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Re: cast bytea to double precision[]

From: Merlin Moncure <mmoncure(at)gmail(dot)com>
To: Mathieu Dubois <mathieu(dot)dubois(at)limsi(dot)fr>
Cc: pgsql-novice(at)postgresql(dot)org
Subject: Re: cast bytea to double precision[]
Date: 2011-07-26 18:40:43
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Lists: pgsql-novice
On Tue, Jul 26, 2011 at 12:25 PM, Mathieu Dubois
<mathieu(dot)dubois(at)limsi(dot)fr> wrote:
> On 07/26/2011 04:30 PM, Merlin Moncure wrote:
>> On Tue, Jul 26, 2011 at 2:45 AM, Mathieu Dubois<mathieu(dot)dubois(at)limsi(dot)fr>
>>  wrote:
>>> Hello,
>>> Le 25/07/2011 17:58, Mathieu Dubois a écrit :
>>>> On 07/25/2011 05:54 PM, Merlin Moncure wrote:
>>>>> On Sun, Jul 24, 2011 at 2:03 PM, Mathieu
>>>>> Dubois<mathieu(dot)dubois(at)limsi(dot)fr>  wrote:
>>>>>> I have found a solution by myself for the conversion:
>>>>>> regexp_split_to_array(sig_vector, E',')::double precision[] (elements
>>>>>> are in
>>>>>> fact separated by commas).
>>>>>> To convert my column I have used:
>>>>>> ALTER TABLE my_table ALTER sig_vector TO double precision[] USING
>>>>>> regexp_split_to_array(sig_vector, E',')::double precision[];
>>>>>> Is that correct?
>>>>>> Is it correct to pass the column name to regexp_split_to_array()?
>>>>> Yeah -- you are just passing a column's data into a function as an
>>>>> argument -- standard practice. This will work -- your bytea is really
>>>>> a text column, so it's just a matter of breaking up the string.
>>>>> regexp_* functions are great for that.
>>>> Thank you very much for your reply.
>>>> I will launch the conversion right now.
>>> The main reason to do this was to have smaller backups.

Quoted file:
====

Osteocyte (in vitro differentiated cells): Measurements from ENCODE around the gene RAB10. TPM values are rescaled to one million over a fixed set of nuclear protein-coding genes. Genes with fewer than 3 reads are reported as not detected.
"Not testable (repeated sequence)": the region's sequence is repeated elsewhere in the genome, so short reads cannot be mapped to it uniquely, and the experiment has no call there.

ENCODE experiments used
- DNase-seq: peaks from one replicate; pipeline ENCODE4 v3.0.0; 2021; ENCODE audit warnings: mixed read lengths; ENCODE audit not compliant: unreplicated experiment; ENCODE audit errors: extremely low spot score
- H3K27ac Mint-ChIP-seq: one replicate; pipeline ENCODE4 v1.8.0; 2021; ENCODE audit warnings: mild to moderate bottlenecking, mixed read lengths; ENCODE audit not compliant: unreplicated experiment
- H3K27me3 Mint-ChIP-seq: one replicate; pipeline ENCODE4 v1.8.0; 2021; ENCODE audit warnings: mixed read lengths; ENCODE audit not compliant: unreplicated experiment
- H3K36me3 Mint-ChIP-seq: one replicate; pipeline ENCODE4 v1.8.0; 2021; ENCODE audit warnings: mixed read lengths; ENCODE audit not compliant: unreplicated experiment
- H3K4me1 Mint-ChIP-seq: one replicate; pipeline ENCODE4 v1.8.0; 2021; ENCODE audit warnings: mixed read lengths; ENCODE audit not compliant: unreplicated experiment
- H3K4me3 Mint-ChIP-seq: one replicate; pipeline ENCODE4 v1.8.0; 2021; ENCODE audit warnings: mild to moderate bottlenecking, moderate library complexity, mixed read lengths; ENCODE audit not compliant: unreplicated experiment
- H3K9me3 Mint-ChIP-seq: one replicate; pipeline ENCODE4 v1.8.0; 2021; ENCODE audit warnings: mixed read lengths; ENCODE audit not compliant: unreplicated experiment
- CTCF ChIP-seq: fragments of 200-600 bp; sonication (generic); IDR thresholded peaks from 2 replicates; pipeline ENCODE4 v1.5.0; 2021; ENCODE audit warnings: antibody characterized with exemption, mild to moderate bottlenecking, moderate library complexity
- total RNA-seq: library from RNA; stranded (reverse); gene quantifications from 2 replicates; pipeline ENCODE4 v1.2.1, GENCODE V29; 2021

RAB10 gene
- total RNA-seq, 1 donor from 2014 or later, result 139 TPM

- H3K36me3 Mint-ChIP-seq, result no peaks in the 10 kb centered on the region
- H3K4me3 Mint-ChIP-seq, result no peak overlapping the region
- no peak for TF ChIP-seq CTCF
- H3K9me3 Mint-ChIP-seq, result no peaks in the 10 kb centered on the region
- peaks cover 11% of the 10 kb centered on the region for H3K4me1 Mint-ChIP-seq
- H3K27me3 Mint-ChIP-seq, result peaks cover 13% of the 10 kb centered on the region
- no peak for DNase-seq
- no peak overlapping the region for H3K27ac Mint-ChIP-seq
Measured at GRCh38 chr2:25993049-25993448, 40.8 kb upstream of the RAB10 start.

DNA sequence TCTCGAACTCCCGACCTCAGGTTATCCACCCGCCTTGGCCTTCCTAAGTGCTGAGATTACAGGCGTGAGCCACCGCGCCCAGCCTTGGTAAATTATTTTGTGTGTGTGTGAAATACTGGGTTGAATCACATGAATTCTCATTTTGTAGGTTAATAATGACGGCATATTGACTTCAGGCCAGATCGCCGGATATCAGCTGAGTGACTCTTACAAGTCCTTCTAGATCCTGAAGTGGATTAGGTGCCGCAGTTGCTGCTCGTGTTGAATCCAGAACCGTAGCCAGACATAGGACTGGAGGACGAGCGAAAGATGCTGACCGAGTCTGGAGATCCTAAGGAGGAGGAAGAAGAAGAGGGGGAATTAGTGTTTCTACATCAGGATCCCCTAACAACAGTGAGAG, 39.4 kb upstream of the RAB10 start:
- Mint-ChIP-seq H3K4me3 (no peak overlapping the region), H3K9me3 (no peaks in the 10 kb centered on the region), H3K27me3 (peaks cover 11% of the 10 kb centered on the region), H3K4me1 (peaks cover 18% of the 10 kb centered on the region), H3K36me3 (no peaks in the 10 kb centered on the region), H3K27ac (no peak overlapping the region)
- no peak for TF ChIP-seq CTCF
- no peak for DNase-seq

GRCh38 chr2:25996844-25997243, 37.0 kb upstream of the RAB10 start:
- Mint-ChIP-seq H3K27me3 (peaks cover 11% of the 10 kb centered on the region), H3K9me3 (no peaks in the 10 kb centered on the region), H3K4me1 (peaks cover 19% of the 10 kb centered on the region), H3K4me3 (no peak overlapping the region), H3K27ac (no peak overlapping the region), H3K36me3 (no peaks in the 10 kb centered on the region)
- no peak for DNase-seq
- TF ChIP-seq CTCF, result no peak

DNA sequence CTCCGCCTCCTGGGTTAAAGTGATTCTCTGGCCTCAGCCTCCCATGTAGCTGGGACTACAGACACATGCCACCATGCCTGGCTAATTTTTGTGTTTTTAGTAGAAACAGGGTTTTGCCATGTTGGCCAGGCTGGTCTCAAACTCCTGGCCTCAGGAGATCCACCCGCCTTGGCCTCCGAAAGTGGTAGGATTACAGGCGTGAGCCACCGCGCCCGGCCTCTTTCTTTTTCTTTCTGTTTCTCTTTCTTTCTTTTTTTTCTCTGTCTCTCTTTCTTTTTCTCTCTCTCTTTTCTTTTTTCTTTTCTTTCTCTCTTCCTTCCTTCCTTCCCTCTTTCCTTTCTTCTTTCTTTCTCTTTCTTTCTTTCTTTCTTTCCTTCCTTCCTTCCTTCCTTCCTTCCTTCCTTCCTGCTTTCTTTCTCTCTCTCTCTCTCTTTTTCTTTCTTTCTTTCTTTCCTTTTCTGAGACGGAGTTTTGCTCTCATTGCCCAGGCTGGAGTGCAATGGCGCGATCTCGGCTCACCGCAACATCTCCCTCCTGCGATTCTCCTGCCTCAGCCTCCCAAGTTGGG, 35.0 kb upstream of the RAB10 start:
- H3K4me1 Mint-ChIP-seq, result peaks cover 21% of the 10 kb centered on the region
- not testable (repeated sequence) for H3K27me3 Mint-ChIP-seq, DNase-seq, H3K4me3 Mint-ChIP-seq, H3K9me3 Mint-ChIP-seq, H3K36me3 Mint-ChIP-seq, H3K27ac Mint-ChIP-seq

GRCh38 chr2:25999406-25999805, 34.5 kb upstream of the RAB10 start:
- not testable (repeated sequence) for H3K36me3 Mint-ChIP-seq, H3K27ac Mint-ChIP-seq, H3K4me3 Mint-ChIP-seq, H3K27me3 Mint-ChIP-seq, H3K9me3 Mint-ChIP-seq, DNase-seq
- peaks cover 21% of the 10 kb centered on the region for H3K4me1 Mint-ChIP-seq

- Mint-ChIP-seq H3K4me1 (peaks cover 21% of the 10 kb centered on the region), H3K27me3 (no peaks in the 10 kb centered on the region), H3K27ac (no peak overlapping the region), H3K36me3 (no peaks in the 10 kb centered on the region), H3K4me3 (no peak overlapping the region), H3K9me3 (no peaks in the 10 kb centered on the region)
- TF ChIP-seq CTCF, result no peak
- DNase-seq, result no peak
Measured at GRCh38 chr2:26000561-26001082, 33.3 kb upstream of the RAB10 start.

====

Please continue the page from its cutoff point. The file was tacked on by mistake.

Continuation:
>>> The size of a compressed backup was around 1GB with bytea.
>>> I have converted the columns (on a copy of the database) but the expected
>>> gain are not here!
>>> With double precision[] it is still around 1GB (a little bit smaller but
>>> just a few MB).
>>> Also the size on the disk is not smaller.
>>> I have listed the content of /var/lib/postgres/8.4/main/base with du and
>>> the
>>> 2 versions have the same size (3.1GB).
>>> Does it make sense?
>>> My hypothesis is that the compression algorithm is able to find
>>> regularities
>>> the data so it finds the same regularity in bytea and in double
>>> precision[].
>>> Is there any advantage to use double precision[] over bytea in my case?
>> probably not -- arrays can be significantly smaller than a set of
>> individual tuples each holding one value because of the tuple
>> overhead, but you still have to pay for the array header and a 4 byte
>> length/null indicator per element.
>> A packed string is often the smallest way to store data, although not
>> necessarily the best.  A double precision[] comes with a lot of syntax
>> advantages.
> Thanks for your advice!
> I find the result surprising because the floats are encoded with a lot of
> characters (something like 20) while a double is 8 bytes.
> I have tried to run VACCUM but it changed nothing...
> All of my code is based on strings so I won't take time to modify it if
> there is no gain.

right. remember that with each array element there is a 4 byte
indicator (which is the length and the null flag) for each element.
So array element size is 12 bytes, not 8, and you have the overhead of
the array itself which contains dimension information and type oid.
So, it's about a wash vs 15 digits precision floating point and one
byte delimiter.

If all the elements are known not null and the internally stored type
is fixed length, it's hypothetically possible to not have to store the
length/null indicator, but postgres does not do that and it might not
be worth it even if you wanted to.


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Subject: Re: cast bytea to double precision[]
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